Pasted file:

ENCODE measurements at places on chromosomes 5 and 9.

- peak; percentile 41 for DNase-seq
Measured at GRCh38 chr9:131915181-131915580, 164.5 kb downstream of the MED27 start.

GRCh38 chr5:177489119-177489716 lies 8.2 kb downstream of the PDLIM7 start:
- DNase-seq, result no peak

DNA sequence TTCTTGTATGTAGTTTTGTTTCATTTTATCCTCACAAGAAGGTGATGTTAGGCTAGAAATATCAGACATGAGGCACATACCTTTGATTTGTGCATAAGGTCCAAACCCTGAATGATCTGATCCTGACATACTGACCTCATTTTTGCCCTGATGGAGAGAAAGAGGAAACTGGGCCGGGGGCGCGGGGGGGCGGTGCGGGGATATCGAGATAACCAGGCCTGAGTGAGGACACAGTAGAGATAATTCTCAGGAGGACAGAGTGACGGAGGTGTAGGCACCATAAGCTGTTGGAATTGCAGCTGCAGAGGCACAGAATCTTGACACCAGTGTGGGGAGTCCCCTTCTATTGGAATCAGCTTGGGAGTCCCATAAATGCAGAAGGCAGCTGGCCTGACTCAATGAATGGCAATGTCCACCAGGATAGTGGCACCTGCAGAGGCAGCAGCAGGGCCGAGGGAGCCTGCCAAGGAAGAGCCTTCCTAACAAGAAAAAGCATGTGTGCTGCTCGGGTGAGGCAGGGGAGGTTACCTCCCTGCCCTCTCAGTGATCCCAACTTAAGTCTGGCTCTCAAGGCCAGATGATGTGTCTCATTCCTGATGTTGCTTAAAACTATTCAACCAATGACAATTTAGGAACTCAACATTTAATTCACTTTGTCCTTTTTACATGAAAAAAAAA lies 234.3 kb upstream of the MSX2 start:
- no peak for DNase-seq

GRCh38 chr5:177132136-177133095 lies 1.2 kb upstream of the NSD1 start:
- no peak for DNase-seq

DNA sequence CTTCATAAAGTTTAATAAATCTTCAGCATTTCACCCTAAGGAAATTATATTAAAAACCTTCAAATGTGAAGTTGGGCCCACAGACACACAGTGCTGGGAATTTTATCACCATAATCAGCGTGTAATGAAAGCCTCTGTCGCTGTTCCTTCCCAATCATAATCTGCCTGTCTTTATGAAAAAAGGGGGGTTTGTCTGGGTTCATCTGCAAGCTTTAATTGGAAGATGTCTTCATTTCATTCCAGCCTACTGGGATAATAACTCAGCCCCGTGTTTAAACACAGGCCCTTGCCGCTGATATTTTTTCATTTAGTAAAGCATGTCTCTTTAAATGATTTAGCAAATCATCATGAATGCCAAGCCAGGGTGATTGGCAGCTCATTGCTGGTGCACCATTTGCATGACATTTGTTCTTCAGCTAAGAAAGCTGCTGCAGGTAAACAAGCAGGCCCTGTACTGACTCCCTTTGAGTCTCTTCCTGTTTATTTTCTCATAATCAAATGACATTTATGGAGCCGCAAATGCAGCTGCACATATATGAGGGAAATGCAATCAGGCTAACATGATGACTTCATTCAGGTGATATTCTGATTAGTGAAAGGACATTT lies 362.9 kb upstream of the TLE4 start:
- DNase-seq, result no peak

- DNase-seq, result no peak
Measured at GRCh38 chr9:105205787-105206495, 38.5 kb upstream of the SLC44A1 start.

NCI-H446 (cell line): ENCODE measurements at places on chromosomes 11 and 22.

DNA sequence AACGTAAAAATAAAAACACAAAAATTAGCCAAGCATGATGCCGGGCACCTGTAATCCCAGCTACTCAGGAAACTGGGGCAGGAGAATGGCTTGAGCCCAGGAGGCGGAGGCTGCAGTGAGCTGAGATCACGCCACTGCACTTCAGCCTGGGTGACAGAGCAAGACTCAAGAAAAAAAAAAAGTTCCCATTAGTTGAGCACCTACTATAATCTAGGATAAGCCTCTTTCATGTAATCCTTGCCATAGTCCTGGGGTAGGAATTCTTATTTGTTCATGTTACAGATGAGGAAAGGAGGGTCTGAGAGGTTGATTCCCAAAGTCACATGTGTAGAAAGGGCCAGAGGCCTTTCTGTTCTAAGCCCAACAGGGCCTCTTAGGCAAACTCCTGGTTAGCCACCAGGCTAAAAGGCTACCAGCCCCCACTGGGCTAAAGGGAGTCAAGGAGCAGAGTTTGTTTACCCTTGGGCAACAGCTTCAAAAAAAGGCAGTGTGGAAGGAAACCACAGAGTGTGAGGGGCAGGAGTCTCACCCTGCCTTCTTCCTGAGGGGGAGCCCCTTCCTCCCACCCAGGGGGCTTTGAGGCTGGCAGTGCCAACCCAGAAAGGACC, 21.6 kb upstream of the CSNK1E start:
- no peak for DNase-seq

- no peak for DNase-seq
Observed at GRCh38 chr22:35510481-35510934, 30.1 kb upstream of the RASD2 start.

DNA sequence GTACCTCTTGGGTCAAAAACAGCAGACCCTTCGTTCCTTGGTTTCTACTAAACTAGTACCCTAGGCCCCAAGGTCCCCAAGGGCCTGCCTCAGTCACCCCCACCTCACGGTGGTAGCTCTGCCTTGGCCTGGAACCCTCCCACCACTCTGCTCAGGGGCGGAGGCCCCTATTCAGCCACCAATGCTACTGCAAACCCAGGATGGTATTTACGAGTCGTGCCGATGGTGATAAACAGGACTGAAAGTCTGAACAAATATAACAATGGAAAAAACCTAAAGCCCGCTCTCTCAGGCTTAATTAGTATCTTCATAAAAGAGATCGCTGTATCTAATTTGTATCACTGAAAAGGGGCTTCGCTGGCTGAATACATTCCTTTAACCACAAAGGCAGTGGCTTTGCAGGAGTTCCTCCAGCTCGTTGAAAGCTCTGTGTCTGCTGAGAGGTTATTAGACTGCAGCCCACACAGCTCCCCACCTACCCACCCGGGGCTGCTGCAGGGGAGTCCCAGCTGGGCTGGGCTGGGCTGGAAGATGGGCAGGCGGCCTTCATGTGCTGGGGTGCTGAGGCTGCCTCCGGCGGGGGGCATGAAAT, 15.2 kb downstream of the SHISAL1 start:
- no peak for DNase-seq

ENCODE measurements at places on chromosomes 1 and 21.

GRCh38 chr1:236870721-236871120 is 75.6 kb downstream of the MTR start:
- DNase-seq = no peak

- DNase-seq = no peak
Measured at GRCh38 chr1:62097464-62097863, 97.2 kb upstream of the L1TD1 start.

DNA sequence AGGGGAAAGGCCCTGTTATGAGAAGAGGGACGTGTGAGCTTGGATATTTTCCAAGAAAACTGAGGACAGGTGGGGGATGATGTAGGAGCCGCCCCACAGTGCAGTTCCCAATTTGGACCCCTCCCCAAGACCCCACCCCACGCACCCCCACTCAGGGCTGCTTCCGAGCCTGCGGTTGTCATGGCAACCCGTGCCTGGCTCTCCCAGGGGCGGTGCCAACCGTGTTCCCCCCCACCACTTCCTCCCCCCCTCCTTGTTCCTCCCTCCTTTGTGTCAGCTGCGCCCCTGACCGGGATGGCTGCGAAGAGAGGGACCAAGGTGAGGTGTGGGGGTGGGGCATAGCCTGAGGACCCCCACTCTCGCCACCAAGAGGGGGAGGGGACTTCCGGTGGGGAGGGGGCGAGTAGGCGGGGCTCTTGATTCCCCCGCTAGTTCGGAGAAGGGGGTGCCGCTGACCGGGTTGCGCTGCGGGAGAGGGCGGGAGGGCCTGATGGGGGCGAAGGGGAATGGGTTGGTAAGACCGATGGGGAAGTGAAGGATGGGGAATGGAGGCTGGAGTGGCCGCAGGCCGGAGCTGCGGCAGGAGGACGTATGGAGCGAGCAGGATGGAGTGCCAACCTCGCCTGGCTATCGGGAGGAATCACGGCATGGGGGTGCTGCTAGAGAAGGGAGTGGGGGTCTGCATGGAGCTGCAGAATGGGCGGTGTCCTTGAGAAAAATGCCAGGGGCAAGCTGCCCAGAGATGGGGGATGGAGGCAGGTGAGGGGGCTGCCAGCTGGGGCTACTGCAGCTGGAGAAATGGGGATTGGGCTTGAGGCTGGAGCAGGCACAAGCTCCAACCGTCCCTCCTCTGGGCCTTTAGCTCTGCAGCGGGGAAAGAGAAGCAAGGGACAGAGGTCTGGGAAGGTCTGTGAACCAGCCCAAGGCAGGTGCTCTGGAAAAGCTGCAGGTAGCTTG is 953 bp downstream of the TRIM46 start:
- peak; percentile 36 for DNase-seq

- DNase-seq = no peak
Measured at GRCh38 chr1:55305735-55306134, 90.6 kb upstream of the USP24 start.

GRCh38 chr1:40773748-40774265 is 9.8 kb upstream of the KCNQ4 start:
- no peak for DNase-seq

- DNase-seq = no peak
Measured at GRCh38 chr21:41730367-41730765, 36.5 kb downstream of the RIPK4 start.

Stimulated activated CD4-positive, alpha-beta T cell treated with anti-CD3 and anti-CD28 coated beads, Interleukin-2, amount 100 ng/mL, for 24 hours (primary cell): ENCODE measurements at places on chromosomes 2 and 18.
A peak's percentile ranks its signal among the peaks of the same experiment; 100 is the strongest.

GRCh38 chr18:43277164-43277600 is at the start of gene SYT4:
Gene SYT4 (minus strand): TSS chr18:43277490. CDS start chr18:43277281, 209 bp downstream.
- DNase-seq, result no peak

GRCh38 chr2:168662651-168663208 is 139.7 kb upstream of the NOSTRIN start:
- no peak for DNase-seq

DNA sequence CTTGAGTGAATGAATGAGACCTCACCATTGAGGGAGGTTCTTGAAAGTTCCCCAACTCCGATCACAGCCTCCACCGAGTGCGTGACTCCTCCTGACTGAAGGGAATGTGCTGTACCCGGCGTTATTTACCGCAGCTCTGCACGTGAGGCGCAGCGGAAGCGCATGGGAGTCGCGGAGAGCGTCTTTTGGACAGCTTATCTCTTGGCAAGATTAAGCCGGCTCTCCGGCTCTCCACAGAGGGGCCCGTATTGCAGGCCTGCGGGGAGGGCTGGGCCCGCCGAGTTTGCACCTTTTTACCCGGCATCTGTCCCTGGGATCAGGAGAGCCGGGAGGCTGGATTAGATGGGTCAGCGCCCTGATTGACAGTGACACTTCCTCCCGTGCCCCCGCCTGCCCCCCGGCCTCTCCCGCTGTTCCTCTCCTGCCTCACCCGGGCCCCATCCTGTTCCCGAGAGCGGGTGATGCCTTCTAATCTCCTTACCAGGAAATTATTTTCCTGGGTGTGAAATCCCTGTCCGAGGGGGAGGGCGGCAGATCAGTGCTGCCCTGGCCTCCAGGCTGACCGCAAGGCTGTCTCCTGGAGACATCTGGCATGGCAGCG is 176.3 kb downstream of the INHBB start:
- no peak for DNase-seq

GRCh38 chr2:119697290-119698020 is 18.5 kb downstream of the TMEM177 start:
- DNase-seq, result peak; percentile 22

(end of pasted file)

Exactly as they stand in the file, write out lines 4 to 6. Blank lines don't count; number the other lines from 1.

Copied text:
GRCh38 chr5:177489119-177489716 lies 8.2 kb downstream of the PDLIM7 start:
- DNase-seq, result no peak

DNA sequence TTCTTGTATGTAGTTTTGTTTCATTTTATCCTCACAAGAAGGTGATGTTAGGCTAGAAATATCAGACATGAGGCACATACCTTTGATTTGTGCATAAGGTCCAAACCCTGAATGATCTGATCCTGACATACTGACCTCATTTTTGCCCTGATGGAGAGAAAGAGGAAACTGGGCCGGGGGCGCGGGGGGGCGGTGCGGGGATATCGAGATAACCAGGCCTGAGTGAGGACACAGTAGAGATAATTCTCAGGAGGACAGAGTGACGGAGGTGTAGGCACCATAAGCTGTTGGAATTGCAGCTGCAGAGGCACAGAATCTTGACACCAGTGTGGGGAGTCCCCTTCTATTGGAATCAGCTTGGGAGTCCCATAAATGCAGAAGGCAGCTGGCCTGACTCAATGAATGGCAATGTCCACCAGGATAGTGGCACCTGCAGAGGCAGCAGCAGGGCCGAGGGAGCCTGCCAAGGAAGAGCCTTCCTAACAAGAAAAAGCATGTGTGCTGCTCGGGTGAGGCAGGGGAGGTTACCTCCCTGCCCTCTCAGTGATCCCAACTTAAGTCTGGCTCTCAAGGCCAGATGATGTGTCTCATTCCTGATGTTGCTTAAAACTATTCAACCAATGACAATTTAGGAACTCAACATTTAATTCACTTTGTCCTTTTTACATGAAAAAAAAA lies 234.3 kb upstream of the MSX2 start: